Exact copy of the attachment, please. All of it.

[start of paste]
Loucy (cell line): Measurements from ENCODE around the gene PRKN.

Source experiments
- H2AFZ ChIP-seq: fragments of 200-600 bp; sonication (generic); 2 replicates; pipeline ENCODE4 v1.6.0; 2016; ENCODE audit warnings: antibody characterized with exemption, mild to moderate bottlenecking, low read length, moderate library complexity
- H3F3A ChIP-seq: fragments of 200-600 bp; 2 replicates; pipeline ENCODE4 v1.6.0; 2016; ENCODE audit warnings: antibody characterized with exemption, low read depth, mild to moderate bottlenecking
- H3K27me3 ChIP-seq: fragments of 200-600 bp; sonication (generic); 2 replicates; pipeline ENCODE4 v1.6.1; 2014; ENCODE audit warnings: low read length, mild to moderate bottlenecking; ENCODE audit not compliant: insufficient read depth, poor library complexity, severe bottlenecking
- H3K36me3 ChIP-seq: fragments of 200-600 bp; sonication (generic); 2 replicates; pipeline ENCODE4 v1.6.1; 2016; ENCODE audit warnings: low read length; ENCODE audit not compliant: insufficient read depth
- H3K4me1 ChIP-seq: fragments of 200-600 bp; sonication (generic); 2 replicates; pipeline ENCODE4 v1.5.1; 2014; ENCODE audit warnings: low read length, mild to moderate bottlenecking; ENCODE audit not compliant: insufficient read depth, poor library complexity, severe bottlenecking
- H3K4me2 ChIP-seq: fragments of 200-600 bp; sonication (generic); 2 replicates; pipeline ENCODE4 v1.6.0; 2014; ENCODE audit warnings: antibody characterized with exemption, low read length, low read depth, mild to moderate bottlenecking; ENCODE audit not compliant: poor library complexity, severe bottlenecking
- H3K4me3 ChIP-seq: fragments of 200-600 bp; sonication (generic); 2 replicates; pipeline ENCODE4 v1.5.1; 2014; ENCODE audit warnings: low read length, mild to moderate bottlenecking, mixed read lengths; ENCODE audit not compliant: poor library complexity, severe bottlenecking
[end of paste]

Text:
Loucy (cell line): Measurements from ENCODE around the gene PRKN.

Source experiments
- H2AFZ ChIP-seq: fragments of 200-600 bp; sonication (generic); 2 replicates; pipeline ENCODE4 v1.6.0; 2016; ENCODE audit warnings: antibody characterized with exemption, mild to moderate bottlenecking, low read length, moderate library complexity
- H3F3A ChIP-seq: fragments of 200-600 bp; 2 replicates; pipeline ENCODE4 v1.6.0; 2016; ENCODE audit warnings: antibody characterized with exemption, low read depth, mild to moderate bottlenecking
- H3K27me3 ChIP-seq: fragments of 200-600 bp; sonication (generic); 2 replicates; pipeline ENCODE4 v1.6.1; 2014; ENCODE audit warnings: low read length, mild to moderate bottlenecking; ENCODE audit not compliant: insufficient read depth, poor library complexity, severe bottlenecking
- H3K36me3 ChIP-seq: fragments of 200-600 bp; sonication (generic); 2 replicates; pipeline ENCODE4 v1.6.1; 2016; ENCODE audit warnings: low read length; ENCODE audit not compliant: insufficient read depth
- H3K4me1 ChIP-seq: fragments of 200-600 bp; sonication (generic); 2 replicates; pipeline ENCODE4 v1.5.1; 2014; ENCODE audit warnings: low read length, mild to moderate bottlenecking; ENCODE audit not compliant: insufficient read depth, poor library complexity, severe bottlenecking
- H3K4me2 ChIP-seq: fragments of 200-600 bp; sonication (generic); 2 replicates; pipeline ENCODE4 v1.6.0; 2014; ENCODE audit warnings: antibody characterized with exemption, low read length, low read depth, mild to moderate bottlenecking; ENCODE audit not compliant: poor library complexity, severe bottlenecking
- H3K4me3 ChIP-seq: fragments of 200-600 bp; sonication (generic); 2 replicates; pipeline ENCODE4 v1.5.1; 2014; ENCODE audit warnings: low read length, mild to moderate bottlenecking, mixed read lengths; ENCODE audit not compliant: poor library complexity, severe bottlenecking